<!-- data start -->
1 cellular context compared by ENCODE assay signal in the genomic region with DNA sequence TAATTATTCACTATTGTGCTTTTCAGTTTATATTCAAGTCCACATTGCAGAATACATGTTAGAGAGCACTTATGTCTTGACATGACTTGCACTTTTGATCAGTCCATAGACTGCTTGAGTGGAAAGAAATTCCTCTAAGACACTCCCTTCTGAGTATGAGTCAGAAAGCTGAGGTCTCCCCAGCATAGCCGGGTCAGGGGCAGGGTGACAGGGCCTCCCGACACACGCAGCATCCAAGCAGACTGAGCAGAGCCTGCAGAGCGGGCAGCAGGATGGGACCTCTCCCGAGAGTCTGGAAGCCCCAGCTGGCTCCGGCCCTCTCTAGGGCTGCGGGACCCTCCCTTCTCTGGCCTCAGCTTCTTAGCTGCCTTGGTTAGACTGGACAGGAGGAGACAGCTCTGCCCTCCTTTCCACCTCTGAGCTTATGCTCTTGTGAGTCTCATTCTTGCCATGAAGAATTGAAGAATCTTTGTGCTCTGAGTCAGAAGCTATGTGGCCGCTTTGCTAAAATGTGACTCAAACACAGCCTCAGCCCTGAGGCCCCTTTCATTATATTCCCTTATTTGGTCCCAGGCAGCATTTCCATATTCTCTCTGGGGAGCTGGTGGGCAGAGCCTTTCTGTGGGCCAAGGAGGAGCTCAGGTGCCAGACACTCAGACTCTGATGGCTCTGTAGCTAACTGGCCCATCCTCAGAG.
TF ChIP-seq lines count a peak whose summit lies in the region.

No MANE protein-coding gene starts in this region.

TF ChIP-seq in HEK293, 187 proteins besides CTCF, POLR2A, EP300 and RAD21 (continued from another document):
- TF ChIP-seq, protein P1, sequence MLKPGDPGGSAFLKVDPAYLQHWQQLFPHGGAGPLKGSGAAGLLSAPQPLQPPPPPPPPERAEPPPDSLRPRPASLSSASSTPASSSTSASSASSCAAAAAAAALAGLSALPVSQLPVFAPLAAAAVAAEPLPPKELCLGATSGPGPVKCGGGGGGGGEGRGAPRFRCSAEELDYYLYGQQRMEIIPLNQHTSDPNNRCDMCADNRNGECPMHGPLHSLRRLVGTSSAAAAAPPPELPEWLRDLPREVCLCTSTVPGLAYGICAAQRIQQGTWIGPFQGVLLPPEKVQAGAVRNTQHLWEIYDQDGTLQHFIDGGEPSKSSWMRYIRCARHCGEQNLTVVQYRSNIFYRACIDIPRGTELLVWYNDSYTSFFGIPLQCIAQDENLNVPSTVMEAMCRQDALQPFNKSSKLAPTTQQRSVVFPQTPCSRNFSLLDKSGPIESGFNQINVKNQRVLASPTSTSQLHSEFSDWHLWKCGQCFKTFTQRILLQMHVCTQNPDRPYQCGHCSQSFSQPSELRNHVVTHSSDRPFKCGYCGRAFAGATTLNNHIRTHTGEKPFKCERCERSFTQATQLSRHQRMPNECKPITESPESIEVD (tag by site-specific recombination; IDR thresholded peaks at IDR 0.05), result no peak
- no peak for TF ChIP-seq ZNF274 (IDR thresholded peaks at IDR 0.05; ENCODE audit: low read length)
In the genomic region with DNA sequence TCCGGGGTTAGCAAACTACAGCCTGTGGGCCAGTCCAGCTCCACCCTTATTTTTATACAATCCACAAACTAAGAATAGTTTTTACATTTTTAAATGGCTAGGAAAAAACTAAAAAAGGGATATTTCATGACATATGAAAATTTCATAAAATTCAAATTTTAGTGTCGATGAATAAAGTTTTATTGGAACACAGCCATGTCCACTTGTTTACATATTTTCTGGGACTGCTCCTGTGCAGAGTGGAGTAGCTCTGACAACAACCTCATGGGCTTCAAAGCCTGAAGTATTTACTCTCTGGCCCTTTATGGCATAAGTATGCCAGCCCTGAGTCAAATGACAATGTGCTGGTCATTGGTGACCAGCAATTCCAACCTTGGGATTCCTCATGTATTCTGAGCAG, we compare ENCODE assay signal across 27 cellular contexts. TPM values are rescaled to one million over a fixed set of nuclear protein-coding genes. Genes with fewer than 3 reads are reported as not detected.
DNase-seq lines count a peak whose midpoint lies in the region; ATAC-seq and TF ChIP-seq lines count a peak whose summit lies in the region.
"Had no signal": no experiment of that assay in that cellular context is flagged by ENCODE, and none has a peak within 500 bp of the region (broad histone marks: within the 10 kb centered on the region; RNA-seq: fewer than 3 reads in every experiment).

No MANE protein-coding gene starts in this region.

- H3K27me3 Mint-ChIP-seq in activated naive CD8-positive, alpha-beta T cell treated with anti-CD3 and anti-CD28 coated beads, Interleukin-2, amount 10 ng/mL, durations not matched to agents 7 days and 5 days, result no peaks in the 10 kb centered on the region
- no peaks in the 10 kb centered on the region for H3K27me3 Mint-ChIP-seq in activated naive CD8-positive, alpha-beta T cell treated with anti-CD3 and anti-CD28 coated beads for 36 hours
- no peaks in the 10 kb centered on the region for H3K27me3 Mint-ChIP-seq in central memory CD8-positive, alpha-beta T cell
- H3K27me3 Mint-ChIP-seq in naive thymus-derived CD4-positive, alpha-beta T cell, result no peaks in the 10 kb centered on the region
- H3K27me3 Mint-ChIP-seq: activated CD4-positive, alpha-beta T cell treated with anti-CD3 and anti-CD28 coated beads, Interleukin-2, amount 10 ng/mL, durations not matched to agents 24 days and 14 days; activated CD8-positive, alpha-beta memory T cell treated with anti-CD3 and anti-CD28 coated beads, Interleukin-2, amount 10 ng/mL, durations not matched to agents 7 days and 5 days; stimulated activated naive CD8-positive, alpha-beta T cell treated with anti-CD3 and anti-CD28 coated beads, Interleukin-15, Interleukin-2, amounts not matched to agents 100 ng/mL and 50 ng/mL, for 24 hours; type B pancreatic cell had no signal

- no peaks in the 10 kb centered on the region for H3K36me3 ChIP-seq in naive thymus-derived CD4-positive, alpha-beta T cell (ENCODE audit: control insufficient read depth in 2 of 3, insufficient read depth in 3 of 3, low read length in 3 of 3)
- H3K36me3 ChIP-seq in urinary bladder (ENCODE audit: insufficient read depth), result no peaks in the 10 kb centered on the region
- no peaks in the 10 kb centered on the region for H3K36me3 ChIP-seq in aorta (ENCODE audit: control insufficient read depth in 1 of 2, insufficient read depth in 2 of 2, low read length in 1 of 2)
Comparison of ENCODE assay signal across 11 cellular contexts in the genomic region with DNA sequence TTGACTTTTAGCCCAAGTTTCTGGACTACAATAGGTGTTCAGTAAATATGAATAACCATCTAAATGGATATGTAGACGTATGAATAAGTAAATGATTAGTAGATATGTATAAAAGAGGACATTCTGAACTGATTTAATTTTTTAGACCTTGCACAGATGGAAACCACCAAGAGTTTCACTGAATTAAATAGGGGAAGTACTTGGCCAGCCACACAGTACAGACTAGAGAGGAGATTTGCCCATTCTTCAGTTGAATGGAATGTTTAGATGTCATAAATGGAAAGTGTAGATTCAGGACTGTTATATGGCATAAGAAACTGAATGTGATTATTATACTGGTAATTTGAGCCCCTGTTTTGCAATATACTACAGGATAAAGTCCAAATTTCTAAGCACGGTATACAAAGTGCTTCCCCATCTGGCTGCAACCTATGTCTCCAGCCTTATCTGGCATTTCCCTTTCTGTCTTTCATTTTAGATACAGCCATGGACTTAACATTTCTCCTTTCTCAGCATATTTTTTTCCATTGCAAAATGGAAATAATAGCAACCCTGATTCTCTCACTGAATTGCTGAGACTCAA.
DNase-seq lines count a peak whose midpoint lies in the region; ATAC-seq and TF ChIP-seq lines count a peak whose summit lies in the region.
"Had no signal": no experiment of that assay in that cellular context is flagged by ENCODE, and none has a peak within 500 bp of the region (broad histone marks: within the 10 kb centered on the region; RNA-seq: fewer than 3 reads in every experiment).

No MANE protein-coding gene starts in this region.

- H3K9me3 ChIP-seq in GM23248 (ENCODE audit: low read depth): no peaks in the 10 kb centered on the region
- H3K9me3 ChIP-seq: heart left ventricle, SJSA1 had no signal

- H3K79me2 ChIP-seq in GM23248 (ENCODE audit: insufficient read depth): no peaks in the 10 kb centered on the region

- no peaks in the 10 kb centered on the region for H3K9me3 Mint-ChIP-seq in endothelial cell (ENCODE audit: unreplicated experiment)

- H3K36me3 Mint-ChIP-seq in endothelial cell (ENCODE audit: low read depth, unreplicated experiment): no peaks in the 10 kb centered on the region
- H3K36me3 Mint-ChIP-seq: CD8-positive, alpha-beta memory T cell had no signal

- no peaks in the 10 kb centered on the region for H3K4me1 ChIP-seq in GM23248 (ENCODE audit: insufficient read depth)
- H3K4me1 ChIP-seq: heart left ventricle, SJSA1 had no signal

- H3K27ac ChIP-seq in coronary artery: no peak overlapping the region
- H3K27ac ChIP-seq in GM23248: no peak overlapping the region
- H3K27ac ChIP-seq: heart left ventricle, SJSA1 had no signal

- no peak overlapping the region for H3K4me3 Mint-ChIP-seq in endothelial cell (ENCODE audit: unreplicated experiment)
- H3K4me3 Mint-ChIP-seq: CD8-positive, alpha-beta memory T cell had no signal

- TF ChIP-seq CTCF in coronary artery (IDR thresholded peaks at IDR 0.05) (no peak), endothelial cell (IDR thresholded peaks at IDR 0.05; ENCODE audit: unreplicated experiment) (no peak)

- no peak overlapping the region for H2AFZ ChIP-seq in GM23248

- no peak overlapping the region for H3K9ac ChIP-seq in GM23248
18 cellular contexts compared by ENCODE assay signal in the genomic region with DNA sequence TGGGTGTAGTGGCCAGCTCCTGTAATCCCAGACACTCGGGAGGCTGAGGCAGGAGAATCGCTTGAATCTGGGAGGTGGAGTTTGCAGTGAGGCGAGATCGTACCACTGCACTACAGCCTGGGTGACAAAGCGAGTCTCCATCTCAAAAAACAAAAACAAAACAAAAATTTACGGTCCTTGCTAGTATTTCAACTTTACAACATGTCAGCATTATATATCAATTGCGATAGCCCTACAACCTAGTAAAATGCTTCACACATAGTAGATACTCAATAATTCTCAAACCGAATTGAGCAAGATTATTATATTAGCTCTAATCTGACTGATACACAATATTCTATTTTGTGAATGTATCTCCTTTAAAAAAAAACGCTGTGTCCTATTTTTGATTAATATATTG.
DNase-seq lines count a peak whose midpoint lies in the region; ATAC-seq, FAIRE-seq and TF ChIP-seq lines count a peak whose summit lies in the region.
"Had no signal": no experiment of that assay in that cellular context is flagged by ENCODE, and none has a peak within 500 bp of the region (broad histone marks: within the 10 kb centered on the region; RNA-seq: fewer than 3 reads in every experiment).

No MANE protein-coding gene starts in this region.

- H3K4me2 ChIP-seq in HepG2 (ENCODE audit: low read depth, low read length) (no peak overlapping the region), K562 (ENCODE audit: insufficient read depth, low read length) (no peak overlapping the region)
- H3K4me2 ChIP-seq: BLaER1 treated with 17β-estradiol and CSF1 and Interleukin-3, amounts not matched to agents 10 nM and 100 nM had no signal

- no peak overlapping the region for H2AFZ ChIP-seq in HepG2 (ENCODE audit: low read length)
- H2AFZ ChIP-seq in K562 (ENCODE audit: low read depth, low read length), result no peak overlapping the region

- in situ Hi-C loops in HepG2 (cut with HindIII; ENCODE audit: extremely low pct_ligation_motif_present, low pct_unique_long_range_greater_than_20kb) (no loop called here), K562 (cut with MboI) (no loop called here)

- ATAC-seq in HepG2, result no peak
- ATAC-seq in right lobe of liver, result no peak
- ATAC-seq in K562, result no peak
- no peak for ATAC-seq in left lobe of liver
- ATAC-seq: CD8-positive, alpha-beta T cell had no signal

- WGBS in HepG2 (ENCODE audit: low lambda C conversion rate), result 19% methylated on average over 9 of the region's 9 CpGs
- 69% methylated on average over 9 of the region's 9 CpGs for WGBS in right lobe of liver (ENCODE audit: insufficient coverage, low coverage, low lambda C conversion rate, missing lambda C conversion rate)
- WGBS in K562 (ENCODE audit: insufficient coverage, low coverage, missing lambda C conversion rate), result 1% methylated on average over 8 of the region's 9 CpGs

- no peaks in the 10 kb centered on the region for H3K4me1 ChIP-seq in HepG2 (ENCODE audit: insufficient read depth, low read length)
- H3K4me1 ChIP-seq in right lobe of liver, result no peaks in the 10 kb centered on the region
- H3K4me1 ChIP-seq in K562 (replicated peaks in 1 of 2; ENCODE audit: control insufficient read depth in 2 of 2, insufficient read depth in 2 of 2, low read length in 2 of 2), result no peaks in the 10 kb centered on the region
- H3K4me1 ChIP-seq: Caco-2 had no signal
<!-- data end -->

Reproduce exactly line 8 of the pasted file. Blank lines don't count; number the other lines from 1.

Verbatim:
DNase-seq lines count a peak whose midpoint lies in the region; ATAC-seq and TF ChIP-seq lines count a peak whose summit lies in the region.